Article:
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Reflection on financial sector dynamics

  • Posted On: 10th June 2013
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It gives me great pleasure to chair this event organized by the Institute of Bankers and to share some thoughts with senior bankers and the distinguished personalities attending. I wish to congratulate all those who have passed the IBP examination and have qualified for the awards to be distributed today. They deserve much appreciation on their achievement. I am sure the banking industry will utilize their knowledge for the larger benefit of our society and economy. I would like to take this opportunity to share some views on emerging trends in the financial sector. Even though financial institutions in Pakistan have remained largely insulated from the shocks of the global financial crisis, we cannot ignore the implications of events which started in the summer of 2007 in the global financial system. The crisis brought forth the realization that organizations which are not just too-big-to-fail but also too-interconnected-to-fail, are the major

source of systemic risk. It reinforced the fact that complete reliance on mathematical model-based risk management systems is insufficient in assessing the wide array of risks faced by the financial sector, some of which need a more qualitative analysis and judgment. Most importantly, it showed how its protracted duration severely impaired the basic function of the financial sector i.e. efficient allocation of resources in the process of financial intermediation. As I will elaborate, the regulatory focus in Pakistan has strived to prevent and mitigate the occurrence of these factors as the financial
sector continues to evolve and progress. The banking sector in Pakistan has undergone a sea change in the last few years. The unprecedented performance in terms of profitability, in building up a resilient capital base as reflected in the aggregate Capital Adequacy Ratio (CAR), implementation of Basel II and stringent provisioning requirements etc. have all contributed in providing a cushion against shocks from both
the external and domestic macro?financial environment. Banks in Pakistan have been able to withstand the headwinds from weakening macroeconomic fundamentals since FY07. Now that the economy is poised for a turnaround, the banking sector has an even more emphatic role to play in supporting the real sector by meeting its financing needs.
Admittedly, banks face a challenging environment going forward: first, there is increased
credit risk in the industry, a large part of which emanates from the nature of economic cycles. Credit booms inevitably lead to higher NPLs in subsequent years. The loan portfolio of the banking sector registered an annual average growth of over 20.0 percent in recent years (CY02 to CY07).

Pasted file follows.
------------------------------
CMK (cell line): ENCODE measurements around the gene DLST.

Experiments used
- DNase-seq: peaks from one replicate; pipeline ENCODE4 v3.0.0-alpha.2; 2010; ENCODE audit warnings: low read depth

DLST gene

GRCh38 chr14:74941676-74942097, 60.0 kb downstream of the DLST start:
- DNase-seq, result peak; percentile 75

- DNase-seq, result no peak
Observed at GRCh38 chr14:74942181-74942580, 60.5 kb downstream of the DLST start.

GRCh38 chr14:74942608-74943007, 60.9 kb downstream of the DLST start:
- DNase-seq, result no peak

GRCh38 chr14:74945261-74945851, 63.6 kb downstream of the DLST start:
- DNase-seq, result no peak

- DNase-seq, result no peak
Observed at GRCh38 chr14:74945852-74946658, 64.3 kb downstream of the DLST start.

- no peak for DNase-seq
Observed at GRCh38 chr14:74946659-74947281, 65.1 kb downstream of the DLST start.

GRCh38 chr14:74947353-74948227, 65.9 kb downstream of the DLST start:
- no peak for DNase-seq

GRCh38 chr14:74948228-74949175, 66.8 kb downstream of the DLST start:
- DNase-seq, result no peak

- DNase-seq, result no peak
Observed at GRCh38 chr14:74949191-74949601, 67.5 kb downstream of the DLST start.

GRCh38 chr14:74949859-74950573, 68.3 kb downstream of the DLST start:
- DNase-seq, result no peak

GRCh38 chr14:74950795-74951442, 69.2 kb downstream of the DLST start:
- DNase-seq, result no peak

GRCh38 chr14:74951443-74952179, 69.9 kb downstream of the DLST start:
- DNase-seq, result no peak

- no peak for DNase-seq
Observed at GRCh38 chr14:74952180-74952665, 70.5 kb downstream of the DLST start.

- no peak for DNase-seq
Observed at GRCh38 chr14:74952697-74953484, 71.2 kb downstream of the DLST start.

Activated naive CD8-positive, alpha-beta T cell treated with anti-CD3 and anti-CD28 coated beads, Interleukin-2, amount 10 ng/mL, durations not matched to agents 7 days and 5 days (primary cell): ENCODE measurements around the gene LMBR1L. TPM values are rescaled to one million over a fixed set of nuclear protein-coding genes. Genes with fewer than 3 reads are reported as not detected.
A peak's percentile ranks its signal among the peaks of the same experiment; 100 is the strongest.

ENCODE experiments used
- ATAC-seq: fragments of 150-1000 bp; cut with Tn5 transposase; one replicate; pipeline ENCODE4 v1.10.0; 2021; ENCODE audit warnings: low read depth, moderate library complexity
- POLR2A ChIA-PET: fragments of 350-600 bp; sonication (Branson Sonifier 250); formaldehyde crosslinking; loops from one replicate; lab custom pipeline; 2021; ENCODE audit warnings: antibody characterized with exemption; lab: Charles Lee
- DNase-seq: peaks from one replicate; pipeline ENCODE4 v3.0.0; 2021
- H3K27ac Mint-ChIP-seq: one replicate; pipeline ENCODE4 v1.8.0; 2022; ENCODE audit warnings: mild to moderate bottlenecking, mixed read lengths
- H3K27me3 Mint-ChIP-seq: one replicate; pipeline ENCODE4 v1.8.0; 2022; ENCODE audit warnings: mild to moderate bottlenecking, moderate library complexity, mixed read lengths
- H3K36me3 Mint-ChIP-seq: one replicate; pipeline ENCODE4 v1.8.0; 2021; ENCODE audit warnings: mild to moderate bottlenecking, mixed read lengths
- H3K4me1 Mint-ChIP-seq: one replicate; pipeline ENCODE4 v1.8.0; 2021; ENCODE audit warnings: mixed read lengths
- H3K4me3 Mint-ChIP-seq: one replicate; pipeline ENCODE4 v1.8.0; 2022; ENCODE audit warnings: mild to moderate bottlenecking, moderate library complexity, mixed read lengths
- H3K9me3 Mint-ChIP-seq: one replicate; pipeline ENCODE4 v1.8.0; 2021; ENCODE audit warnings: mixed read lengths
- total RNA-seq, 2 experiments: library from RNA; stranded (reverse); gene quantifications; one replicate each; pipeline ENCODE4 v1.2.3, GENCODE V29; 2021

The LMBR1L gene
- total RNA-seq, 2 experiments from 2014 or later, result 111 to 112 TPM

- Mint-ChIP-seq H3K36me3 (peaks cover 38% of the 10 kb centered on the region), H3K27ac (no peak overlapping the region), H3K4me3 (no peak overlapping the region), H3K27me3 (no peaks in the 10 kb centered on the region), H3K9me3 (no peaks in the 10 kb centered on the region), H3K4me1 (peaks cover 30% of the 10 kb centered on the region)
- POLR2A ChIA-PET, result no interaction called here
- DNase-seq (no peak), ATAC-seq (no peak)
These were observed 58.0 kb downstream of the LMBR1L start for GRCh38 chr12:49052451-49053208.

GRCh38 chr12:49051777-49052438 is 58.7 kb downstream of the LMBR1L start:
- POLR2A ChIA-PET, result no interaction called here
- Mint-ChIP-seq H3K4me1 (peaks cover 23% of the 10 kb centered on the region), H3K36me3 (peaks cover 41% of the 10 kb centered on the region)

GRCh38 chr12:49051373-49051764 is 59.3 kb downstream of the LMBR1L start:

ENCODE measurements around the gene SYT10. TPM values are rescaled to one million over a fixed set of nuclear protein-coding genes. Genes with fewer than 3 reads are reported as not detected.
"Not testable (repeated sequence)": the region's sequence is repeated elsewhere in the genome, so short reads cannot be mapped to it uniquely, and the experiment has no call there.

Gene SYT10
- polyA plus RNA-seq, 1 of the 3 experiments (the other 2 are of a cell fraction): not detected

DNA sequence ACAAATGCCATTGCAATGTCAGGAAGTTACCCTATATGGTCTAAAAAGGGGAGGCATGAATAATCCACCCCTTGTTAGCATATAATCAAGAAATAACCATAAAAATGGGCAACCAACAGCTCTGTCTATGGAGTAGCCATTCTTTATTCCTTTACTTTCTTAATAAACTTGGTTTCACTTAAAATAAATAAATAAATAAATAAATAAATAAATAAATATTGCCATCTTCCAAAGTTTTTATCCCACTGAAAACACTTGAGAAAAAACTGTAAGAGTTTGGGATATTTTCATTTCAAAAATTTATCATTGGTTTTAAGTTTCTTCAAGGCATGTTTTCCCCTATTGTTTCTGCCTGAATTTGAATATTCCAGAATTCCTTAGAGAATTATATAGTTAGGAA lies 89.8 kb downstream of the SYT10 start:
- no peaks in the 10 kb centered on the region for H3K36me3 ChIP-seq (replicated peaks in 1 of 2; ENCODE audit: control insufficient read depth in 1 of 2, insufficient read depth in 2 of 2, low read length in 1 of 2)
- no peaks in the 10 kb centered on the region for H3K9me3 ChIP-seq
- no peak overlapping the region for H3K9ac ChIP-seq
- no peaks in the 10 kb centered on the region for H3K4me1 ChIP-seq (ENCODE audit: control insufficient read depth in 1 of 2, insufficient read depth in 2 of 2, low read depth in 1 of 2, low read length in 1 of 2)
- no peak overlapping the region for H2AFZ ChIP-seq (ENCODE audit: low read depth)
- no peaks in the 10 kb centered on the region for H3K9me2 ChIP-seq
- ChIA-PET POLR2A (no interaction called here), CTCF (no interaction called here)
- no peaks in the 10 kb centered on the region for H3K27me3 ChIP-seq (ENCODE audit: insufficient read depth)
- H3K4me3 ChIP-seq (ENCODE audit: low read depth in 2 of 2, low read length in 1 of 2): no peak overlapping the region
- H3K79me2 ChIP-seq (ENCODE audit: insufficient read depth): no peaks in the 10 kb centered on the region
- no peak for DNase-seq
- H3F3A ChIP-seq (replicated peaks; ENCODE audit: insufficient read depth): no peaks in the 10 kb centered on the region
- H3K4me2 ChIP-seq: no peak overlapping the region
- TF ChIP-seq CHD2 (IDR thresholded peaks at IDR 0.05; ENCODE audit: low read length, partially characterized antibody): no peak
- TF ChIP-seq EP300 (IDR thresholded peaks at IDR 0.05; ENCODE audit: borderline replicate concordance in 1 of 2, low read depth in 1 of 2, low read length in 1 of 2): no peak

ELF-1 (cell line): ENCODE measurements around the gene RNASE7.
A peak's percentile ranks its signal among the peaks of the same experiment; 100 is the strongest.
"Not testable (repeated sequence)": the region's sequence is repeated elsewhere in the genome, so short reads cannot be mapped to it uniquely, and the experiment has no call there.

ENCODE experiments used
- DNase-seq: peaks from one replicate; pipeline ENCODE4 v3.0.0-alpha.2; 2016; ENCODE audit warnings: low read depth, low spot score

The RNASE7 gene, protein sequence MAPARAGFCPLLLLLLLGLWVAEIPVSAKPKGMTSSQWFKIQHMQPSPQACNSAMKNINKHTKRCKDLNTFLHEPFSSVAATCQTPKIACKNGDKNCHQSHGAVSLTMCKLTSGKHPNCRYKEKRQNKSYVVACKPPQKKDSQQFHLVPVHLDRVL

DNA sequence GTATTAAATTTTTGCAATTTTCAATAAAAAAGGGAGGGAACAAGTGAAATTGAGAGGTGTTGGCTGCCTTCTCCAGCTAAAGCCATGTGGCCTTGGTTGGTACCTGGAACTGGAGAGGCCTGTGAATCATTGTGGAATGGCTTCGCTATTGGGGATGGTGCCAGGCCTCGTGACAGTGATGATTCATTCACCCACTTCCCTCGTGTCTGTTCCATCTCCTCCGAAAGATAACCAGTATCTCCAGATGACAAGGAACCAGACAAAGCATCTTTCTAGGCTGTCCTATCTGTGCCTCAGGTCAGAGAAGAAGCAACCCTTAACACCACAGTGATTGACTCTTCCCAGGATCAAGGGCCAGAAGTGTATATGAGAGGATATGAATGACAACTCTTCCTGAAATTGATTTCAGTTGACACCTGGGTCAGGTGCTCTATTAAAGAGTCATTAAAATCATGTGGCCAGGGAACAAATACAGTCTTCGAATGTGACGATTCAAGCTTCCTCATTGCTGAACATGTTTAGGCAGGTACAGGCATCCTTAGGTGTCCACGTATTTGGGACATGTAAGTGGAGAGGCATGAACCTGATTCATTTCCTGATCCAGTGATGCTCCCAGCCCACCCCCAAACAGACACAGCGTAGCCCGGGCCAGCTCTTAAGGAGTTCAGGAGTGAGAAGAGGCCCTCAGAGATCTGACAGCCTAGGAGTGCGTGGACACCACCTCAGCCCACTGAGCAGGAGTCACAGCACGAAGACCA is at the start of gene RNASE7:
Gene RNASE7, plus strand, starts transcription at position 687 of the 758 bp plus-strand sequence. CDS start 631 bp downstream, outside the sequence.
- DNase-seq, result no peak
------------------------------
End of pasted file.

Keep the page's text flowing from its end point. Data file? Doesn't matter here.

Some correction in the loan portfolio was, therefore, to be expected. Also, the build?up of macroeconomic pressures which eventually led to a slowdown in economic growth in FY09 aggravated the increase in NPLs of the banking system. This is a cyclical process and is expected to stabilize with the improvement in macroeconomic fundamentals. Sensitivity analysis by the SBP suggests that the banking sector is well placed to withstand credit risk shocks of a modest nature.
The provisioning coverage ratio of around 70 percent at end March 2009 also shows a prudent and proactive approach towards credit risk management.
Secondly, competition from NSS instruments offering a relatively higher rate of return has put increasing pressure on banks’ deposit generation capacity. Since the beginning of FY09, NSS instruments have seen a net inflow of Rs 206.7 billion, as compared to Rs. 86.6 billion in FY08. On one hand this augurs well in substantiating financial savings and meets the government’s objective of raising funds for deficit financing from non?bank sources. However it does also imply that banks need to make concrete efforts to ensure sustained deposit growth by tapping the unbanked market, increasing financial penetration and facilitating the process of financial intermediation.
Third, given the associated pressure on profitability levels, small banks faced the challenge of meeting the minimum capital requirements (MCR) specified by the State Bank of Pakistan in 2008. In response to the challenges in the macro?financial environment, we have rationalized the MCR and the time period in which it needs to be implemented, thus providing breathing space to the industry in difficult conditions, fostering competition and a level?playing field in the industry.